The word ‘lucubration’ – the plural is lucubrations with an ‘s’ – comes from the Latin lucubrare – meaning to work by lamplight – and by extension, to work at night. Burning the midnight oil was a phrase I learned as a boy, from my mother, not merely an expression but something that became – and has remained – a reality in my life.
Lucubrations are nocturnal jottings, writings, studies or simply meditations – and all that results from or pertains thereto.
It can be very quiet and lonely, after midnight.
It can also be a time of inner darkness. And sometimes, inner light.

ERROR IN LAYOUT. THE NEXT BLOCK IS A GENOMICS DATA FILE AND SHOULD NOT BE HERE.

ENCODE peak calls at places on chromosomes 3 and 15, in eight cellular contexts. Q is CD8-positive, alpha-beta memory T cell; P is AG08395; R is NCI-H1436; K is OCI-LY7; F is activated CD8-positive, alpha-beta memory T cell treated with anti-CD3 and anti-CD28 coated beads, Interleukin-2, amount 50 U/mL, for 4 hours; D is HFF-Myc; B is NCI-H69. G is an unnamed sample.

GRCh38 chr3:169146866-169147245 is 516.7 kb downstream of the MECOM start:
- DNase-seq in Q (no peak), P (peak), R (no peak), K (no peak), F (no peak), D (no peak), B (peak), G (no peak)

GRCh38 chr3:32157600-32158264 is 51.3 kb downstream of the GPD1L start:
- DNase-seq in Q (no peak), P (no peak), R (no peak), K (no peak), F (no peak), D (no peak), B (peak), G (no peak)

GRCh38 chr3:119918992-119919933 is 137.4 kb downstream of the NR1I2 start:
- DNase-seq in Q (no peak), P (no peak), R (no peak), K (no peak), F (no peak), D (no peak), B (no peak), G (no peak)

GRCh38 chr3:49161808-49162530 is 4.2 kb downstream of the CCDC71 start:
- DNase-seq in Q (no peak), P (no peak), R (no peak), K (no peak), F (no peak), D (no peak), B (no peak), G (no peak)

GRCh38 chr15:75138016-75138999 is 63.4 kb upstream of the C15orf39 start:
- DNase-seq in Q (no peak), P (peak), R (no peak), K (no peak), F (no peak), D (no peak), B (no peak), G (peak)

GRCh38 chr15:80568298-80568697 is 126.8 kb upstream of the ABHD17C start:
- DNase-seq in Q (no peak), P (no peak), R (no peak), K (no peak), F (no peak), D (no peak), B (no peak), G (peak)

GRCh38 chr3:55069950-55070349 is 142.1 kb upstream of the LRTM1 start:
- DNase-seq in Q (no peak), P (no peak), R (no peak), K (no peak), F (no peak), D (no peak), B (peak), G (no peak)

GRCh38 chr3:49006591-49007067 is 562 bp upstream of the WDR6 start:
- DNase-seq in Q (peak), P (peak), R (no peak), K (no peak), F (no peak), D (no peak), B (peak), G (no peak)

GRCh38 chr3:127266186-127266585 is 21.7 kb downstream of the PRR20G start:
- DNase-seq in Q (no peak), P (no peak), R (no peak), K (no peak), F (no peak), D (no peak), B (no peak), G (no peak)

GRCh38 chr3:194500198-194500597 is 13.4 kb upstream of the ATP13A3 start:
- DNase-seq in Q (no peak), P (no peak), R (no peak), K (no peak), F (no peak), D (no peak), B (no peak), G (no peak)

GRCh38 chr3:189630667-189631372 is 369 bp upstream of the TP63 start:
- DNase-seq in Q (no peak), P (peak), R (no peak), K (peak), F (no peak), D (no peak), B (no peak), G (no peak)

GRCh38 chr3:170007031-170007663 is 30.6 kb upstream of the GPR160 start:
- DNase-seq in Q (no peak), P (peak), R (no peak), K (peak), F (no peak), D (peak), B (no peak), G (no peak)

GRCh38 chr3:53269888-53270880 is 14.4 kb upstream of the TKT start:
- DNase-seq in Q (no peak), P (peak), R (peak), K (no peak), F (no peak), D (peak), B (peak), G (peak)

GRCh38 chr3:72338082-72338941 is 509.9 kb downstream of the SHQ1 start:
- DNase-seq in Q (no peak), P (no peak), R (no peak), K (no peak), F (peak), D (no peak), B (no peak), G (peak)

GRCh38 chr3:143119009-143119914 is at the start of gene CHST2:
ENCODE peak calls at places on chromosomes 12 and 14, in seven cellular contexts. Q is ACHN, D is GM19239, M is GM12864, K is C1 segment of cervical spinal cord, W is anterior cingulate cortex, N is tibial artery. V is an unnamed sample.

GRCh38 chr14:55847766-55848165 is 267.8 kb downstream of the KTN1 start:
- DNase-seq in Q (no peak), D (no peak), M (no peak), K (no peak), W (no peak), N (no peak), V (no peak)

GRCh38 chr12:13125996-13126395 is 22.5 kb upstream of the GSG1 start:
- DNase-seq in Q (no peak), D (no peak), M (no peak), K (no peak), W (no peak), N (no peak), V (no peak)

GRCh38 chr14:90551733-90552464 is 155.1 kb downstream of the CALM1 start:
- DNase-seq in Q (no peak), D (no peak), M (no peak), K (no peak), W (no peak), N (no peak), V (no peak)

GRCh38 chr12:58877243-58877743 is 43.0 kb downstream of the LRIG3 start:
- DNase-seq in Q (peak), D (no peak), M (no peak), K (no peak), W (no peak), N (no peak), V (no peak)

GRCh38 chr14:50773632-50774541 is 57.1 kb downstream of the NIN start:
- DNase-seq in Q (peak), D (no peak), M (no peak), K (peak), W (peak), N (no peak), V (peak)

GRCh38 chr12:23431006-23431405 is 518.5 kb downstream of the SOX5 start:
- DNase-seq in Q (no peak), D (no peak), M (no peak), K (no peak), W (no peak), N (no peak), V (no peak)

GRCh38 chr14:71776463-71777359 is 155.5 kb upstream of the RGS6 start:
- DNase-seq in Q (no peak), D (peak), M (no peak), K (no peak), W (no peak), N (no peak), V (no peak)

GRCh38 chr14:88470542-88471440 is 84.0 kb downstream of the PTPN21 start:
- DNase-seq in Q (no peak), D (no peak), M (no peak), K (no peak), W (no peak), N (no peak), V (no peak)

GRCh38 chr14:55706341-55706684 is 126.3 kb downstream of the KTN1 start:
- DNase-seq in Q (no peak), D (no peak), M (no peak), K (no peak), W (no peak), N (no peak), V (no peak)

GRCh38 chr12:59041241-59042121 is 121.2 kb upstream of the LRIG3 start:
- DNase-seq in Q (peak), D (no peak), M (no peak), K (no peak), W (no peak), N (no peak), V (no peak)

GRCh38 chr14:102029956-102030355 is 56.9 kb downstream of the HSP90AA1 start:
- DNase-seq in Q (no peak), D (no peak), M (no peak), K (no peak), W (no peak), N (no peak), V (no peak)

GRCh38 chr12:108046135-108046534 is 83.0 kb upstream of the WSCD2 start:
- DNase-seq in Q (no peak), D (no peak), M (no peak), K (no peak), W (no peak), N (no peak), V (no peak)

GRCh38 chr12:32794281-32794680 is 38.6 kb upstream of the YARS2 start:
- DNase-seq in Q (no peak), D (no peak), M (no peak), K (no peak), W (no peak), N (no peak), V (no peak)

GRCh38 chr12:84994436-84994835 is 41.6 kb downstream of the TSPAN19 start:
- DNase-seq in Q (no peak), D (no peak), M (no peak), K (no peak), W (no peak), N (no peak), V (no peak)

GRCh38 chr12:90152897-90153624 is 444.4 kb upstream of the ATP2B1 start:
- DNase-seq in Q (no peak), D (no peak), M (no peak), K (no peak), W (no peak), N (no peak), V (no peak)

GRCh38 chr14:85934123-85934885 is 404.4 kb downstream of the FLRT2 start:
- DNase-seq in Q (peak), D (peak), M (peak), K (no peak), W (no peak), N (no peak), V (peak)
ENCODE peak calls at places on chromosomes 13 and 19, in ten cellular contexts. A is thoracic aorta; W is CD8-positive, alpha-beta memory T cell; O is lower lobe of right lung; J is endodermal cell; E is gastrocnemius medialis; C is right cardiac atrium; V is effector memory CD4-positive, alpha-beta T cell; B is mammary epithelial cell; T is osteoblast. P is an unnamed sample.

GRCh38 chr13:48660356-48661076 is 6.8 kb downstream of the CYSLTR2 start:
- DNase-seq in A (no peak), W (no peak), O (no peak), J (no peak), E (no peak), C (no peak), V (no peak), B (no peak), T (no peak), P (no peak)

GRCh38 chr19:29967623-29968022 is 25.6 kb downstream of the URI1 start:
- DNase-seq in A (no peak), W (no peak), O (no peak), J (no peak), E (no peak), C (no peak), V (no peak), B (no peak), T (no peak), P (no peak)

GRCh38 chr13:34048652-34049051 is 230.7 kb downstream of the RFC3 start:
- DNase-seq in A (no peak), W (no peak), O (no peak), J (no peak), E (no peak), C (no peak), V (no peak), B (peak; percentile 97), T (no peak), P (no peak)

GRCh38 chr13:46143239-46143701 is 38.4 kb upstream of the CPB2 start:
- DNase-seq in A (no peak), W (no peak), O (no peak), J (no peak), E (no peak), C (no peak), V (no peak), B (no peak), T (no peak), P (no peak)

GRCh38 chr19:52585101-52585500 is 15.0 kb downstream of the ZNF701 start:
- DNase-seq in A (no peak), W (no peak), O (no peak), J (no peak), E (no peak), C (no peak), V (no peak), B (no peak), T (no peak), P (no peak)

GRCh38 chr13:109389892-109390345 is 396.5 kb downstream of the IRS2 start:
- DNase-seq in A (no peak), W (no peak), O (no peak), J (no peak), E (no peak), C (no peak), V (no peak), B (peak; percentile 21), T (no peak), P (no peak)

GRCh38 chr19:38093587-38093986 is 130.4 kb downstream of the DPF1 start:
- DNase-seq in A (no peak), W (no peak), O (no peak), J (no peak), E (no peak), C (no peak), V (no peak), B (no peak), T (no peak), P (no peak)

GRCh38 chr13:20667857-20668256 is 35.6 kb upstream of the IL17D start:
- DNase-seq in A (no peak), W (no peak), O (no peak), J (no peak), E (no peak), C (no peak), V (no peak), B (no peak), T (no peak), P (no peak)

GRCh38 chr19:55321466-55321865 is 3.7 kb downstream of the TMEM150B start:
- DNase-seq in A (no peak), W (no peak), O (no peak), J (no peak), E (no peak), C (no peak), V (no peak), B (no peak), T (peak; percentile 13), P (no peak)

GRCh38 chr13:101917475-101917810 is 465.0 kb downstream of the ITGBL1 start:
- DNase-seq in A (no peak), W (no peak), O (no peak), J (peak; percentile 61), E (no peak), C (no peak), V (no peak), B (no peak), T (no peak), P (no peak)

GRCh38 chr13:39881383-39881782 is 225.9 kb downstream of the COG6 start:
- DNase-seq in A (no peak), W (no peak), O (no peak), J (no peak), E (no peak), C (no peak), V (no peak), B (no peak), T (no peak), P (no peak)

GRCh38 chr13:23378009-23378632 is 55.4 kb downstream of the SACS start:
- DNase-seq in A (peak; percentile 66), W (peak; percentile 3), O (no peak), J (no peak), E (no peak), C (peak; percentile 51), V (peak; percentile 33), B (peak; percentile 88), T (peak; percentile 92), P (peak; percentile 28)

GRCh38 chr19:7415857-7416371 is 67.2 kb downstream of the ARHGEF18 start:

And for me, it has almost always been a time when nothing else could get in between me …. and whatever I have been holding, hiding, or incubating inside.
Some of my lucubrations come to light, sometimes. Others never will.
Edgar Allan Poe wrote:
And then, hearing or imagining he hears, a faint tapping, he (the Poe-ian narrator) stands:
Doubting and dreaming are part of it, too. Always have been. I write these words in the harsh, pale light of morning – but I am thinking of the darkness ahead …. and the lucubrations that await.